New rates from lenders in response to May cash rate announcement: Special Report
Despite 96 per cent of leading economists and commentators predicting another standstill according to a recent survey conducted pre the CPI announcement*, the RBA decided to cut the official cash rate to 1.75 per cent – the first move since May 2015.
Why would inflationary concerns motivate this move?
Core inflation is down to 1.6 per cent, well below the Reserve Bank’s target range of 2-3 per cent. This is the first time since 2008 that we have actually seen a quarterly deflation result. Furthermore, the 0.2% drop in CPI represents a figure 0.4% less than the 0.2% increase that most economists were expecting pre-announcement.
What else might be pushing this?
Economic pundits have been suggesting that the AUD may be overvalued putting downward pressure on export sales and the economy. Similarly, the Turnbull/Morrison Federal Budget is much less austere than the Abbott/Hockey Budget – perhaps indicating an appreciation of these concerns to do with the need for fiscal economic stimulus despite calls for an equally austere budget.
Where are delivery rates for home loans headed?
As most people know, the cash rate only forms a part (especially for non bank lenders) of the picture when it comes to delivery rates for regular home loan borrowers. Factors such as market competition, compliance overheads and managing stakeholder expectations all form a part of how lenders price their home loans.
Add to this mix regulatory requirements (APRA) and the desire of the RBA/APRA to manage the sustainability of property lending, and as Cameron Kusher of CoreLogic has pointed out: “The spread between the cash rate and standard discounted mortgage rate has been widening since 2008 when there was 1.8 percentage points difference between the two rates”, “By April 2016, the spread has doubled to be 3.65 percentage points and is likely to widen further if the full rate cut isn’t passed on by lenders to mortgage rates”.
“With home values still showing some upwards momentum, lower mortgage rates are likely to provide some further stimulus to the housing market, which the Reserve Bank will be monitoring closely.”
Sounds complicated! Well – it is. On one hand it appears we have pressure to decrease the cash rate due to macroeconomic considerations. On the other hand we have pressures to resist rate drops (or increase rates) coming from lender desire to deliver healthy profits to their stakeholders whilst simultaneously tightening lending criteria and limiting new loan creation to meet regulatory concerns.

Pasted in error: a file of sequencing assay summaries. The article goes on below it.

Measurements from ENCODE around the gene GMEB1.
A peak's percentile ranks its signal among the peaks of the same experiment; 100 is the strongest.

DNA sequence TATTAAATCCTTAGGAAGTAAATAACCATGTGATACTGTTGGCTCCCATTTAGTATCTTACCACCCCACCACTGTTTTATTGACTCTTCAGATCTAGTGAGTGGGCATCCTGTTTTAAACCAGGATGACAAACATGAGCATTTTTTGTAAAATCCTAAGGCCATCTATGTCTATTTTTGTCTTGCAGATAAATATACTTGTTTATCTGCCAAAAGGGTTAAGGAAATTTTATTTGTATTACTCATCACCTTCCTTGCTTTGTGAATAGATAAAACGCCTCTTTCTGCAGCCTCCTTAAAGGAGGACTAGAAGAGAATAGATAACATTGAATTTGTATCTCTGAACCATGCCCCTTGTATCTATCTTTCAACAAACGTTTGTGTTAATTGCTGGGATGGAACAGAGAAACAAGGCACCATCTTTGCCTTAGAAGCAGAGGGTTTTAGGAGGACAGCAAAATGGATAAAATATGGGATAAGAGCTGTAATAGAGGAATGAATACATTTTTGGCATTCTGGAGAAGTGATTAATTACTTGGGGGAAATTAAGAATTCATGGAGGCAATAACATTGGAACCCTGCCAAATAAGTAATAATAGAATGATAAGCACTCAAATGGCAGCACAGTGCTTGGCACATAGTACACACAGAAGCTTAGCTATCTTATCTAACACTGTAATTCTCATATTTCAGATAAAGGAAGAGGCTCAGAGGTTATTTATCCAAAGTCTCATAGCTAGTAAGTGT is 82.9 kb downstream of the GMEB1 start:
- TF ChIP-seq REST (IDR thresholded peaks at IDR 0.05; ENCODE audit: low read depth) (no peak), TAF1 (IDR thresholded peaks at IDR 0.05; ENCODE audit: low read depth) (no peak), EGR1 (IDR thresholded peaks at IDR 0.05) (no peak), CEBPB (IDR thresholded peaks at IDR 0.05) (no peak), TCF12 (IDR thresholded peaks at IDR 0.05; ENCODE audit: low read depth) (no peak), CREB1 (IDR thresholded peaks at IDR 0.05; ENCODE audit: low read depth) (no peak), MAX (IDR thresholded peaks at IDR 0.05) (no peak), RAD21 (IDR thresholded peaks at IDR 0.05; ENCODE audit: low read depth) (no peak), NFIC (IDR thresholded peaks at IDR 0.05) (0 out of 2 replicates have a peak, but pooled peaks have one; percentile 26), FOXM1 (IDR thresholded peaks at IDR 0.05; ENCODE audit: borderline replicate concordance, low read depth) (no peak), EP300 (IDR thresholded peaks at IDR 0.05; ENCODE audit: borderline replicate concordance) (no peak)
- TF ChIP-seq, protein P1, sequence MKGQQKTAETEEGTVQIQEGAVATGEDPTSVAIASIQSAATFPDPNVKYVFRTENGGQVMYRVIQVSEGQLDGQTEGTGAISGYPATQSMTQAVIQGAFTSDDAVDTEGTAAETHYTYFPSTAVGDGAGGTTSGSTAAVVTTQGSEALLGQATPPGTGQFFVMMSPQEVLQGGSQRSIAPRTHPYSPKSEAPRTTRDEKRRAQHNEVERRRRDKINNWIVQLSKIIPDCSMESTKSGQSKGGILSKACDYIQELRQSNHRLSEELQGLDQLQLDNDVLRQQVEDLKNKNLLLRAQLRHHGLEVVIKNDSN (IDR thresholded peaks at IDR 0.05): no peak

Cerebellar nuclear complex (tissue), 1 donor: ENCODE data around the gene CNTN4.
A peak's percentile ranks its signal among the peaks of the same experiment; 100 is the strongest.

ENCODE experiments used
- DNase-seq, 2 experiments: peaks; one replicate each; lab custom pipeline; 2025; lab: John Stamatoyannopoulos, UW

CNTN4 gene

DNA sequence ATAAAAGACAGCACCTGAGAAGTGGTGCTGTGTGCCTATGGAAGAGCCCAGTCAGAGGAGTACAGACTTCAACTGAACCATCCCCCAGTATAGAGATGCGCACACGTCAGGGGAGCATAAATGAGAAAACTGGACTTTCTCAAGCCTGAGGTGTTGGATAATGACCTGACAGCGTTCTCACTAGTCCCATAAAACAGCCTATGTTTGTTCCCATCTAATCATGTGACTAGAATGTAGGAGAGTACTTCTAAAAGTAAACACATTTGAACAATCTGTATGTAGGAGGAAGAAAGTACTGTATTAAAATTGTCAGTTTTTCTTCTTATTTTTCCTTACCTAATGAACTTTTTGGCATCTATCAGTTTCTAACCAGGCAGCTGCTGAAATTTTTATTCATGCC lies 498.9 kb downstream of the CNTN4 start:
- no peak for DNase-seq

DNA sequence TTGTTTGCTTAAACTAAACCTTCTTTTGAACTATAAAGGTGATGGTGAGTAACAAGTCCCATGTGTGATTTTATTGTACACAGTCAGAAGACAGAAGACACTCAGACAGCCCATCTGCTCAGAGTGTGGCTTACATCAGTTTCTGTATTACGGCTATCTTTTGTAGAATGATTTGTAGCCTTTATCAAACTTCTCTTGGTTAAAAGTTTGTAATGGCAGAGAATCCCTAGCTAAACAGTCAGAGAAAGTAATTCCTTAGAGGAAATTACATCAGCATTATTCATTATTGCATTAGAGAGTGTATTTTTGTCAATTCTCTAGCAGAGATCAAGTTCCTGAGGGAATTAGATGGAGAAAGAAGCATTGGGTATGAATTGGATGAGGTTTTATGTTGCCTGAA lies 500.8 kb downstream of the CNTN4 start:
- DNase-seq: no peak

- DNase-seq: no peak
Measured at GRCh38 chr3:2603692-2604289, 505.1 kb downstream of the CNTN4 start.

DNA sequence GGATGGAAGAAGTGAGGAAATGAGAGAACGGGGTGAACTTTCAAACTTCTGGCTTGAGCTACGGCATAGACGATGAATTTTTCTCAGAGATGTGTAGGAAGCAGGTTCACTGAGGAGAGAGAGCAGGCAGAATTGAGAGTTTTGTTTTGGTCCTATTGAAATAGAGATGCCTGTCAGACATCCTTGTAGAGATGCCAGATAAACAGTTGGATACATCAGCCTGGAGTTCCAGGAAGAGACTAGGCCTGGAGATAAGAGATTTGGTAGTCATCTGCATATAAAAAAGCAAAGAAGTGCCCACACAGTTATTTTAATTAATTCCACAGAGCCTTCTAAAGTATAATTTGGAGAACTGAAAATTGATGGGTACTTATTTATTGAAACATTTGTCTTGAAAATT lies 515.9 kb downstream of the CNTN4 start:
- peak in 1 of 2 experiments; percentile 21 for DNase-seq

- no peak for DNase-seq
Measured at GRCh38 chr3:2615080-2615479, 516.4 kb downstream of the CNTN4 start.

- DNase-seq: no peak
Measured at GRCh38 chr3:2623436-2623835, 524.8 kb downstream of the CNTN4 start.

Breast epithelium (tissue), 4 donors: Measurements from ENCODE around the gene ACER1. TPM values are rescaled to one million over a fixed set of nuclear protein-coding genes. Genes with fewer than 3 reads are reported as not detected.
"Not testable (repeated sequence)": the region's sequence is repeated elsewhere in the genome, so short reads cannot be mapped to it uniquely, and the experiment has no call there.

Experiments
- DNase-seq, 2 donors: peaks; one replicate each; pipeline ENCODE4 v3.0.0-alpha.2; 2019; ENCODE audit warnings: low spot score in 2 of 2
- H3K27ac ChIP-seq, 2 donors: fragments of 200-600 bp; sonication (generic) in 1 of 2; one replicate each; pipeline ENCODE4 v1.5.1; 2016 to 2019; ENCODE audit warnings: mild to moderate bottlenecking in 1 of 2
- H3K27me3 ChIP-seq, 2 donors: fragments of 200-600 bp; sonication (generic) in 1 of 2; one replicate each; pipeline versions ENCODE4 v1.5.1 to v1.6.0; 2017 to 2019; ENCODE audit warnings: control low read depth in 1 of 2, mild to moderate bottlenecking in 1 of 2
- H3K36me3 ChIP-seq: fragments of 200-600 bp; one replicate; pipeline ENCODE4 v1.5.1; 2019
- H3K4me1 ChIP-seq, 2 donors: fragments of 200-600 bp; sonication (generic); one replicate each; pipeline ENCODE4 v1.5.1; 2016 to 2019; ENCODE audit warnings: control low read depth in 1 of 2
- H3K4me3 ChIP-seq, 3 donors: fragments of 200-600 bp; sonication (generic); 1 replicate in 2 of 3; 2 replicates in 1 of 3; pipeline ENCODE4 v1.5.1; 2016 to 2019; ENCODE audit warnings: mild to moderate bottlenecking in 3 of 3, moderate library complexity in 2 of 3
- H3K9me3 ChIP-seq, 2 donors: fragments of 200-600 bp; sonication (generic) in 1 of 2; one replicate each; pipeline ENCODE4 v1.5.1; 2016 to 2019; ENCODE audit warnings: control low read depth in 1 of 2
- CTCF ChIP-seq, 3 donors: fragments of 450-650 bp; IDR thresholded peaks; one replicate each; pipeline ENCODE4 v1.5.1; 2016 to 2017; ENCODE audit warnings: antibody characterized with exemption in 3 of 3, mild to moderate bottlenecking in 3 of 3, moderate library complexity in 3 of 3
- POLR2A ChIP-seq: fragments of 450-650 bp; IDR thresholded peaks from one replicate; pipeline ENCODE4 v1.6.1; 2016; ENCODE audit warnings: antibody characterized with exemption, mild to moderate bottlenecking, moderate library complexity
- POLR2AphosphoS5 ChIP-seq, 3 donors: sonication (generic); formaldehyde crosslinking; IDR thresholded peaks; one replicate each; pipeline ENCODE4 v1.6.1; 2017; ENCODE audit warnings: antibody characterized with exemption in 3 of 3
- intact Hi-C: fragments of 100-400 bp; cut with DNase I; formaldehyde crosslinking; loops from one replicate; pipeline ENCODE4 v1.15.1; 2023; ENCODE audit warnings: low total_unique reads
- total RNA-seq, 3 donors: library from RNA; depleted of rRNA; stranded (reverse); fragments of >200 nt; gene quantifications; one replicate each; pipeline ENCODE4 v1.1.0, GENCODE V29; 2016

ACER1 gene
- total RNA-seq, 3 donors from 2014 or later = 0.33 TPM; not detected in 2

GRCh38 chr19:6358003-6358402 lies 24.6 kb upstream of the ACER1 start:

Lender rate movements (SVR) in response to May RBA cash rate announcement
Listed below are the changes in the lender Standard Variable Rate (SVR) for a selection of lenders from the Naritas lender panel.
|Lenders (alphabetically listed)||Change||Date Effective|
|Adelaide Bank||-0.17%||30 May 2016|
|Australian Military Bank||-0.25%||27 June 2016|
|AMP||-0.20%||23 May 2016|
|ANZ||-0.19%||13 May 2016|
|Auswide Bank||-0.20%||25 May 2016|
|Bank Australia||-0.10%||23 May 2016|
|Bank of Melbourne||-0.25%||23 May 2016|
|Bank of Queensland||-0.25%||18 May 2016|
|Bank of Sydney||-0.27%||27 May 2016|
|bankSA||-0.25%||23 May 2016|
|Bankwest||-0.20%||20 May 2016|
|Beyond Bank||-0.10%||20 May 2016|
|Bendigo Bank||-0.20%||30 May 2016|
|Citibank||-0.21%||23 May 2016|
|Commonwealth Bank||-0.25%||20 May 2016|
|Firstmac||-0.25%||23 May 2016|
|Heritage Bank||-0.20%||23 May 2016|
|Hunter United Credit Union||-0.25%||01 June 2016|
|ING DIRECT||-0.25%||20 May 2016|
|La Trobe||-0.50%||23 May 2016|
|Liberty Financial||-0.25%||01 June 2016|
|Macquarie Bank||-0.20%||09 May 2016|
|ME Bank||-0.05%||16 May 2016|
|Mortgage Ezy||-0.25%||17 May 2016|
|MyState Financial||-0.23%||30 May 2016|
|NAB||-0.25%||16 May 2016|
|Newcastle Permanent Building Society||-0.25%||19 May 2016|
|People’s Choice Credit Union||-0.21%||17 May 2016|
|Pepper||-0.25%||23 May 2016|
|PLAN Lending||-0.25%||16 May 2016|
|QANTAS CU (now Qudos Bank)||-0.25%||19 May 2016|
|RAMS||-0.25%||23 May 2016|
|RESI (now YBR)||-0.25%||25 May 2016|
|St.George Bank||-0.25%||23 May 2016|
|Suncorp||-0.20%||25 May 2016|
|Virgin Money||-0.25%||18 May 2016|
|Westpac||-0.25%||23 May 2016|
NB: Figures listed above are current as of 01/06/2016. This table will be updated daily until all lenders have announced their changes to SVR. Not all lenders adjusting product pricing uniformly for new business and existing customers. Similarly, pricing may vary between individual products and classifications of borrowers (for example owner occupier vs. investment loan purposes).
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